What remains to be done now is to make it look cool. Enter styles. The jQuery Countdown package includes a stylesheet which you could use. If you want to do so, open the style.css of your theme and copy the contents of jquery.countdown.css at the end.

Or you can try and improve what I came up with for this tutorial.

/* jQuery Countdown styles 1.5.11. */
.hasCountdown {
	display: block;
	text-align: center;
}
.countdown_rtl {
	direction: rtl;
}
.countdown_row {
	display: block;
	text-align: center;
}
.countdown_section {
	display: inline-block;
	width: 122px;
	font-size: 16px;
	line-height: 20px;
	font-weight: normal;
	text-align: center;
	text-transform: uppercase;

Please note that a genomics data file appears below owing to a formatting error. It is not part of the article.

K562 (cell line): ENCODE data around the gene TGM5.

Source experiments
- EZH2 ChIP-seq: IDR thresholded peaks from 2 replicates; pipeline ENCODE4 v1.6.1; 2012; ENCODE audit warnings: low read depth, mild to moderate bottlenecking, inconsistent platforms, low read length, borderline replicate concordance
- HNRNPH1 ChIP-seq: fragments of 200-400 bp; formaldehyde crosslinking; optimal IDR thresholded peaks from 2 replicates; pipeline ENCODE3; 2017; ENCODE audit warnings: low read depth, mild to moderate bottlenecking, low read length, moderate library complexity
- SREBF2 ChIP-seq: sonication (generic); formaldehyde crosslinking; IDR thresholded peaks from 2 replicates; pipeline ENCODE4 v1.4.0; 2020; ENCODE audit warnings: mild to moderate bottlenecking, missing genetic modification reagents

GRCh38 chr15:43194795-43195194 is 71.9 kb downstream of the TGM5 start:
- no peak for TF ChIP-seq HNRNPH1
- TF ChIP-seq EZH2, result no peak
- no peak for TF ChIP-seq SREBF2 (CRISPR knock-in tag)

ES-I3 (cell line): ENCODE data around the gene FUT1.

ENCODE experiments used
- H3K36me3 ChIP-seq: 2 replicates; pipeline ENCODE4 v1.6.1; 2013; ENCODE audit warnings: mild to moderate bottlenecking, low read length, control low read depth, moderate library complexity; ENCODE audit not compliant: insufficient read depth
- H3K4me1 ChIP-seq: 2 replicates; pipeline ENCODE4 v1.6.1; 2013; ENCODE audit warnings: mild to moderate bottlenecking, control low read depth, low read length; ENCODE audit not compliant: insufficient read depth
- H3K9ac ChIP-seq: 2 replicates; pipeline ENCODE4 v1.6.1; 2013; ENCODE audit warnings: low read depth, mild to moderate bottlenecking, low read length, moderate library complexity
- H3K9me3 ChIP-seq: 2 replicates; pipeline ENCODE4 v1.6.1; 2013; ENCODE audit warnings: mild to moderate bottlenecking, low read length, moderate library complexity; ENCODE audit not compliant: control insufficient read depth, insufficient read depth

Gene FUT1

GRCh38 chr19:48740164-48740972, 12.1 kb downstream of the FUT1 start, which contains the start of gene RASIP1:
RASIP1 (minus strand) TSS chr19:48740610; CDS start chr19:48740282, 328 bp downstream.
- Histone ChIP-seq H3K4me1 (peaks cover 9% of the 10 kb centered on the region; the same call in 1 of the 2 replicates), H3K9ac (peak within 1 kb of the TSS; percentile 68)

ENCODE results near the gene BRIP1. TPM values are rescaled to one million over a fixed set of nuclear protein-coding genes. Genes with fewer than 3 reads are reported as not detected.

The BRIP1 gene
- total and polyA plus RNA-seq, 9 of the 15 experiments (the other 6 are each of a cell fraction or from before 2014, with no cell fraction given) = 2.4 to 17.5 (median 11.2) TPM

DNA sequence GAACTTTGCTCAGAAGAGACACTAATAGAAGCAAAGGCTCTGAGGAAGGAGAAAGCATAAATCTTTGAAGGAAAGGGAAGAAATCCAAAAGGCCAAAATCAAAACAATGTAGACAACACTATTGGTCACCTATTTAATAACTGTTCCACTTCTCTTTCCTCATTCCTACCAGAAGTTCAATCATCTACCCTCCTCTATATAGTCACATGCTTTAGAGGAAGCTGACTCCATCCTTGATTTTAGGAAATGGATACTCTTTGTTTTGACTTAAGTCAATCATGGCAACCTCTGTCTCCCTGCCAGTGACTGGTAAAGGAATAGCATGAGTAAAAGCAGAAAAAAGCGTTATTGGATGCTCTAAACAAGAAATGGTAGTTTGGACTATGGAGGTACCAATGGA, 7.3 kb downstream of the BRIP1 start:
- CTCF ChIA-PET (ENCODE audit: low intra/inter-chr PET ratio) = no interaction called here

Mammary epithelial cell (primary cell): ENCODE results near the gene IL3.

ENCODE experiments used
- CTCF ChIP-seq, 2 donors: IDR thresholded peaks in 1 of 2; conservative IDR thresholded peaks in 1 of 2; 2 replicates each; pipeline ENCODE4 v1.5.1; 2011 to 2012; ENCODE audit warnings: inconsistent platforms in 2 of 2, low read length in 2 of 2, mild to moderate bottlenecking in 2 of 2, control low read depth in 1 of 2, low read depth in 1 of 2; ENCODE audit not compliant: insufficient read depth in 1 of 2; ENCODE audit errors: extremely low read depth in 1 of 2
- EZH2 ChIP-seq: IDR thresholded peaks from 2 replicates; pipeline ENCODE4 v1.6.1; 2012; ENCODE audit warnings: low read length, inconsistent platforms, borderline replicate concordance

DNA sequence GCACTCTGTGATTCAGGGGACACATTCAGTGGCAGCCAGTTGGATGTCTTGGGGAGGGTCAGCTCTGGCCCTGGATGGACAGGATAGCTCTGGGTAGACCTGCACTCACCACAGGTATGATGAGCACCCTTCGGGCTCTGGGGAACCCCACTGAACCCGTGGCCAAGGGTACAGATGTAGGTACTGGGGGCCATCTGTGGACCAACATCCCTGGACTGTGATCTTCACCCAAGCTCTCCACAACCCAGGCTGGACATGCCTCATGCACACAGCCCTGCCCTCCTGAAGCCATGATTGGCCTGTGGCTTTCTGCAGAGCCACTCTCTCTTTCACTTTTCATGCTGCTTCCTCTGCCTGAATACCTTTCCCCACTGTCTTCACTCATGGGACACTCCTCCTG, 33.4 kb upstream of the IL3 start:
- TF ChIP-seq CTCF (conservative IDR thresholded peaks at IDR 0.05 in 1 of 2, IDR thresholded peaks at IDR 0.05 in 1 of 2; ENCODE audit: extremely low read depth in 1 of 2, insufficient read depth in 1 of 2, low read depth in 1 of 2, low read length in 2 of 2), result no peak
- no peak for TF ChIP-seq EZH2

text-shadow: 0 1px 0 rgba(255,255,255,0.1);
	margin: 0 4px;
	padding: 0;
}
.countdown_section :first-child {
	margin-left: 0;
}
.countdown_section :last-child {
	margin-right: 0;
}
.countdown_section br {
	display: none;
}
 
.countdown_amount {
	background: #999 none;
	margin: 0 0 10px;
	font: normal 100px/127px 'Open Sans Condensed', Arial, Helvetica, sans-serif;
	text-shadow: 0 1px #000;
	display: block;
	position: relative;
	color: #fff;
	border-radius: 5px;
	box-shadow: inset 0 1px 1px rgba(0,0,0,0.45);
}
.countdown_descr {
	display: block;
}

You could try and be more creative with the styling to fit the theme you’re using. And that’s how you integrate a countdown timer into a WordPress Theme. Check out MightyLauncher WordPress theme.

Countdown Timer WordPress

See you again, in the next Tuts Tuesday! Have a blast!

Categories: Tutorials, Tuts Tuesday

Tags: , , ,

Comments

  1. Andrew 05.23.2012 Reply

    Just what I needed for my next theme, thanks.

  2. CreaWorld 11.25.2012 Reply

    Thanks a lot! :)

Add a Comment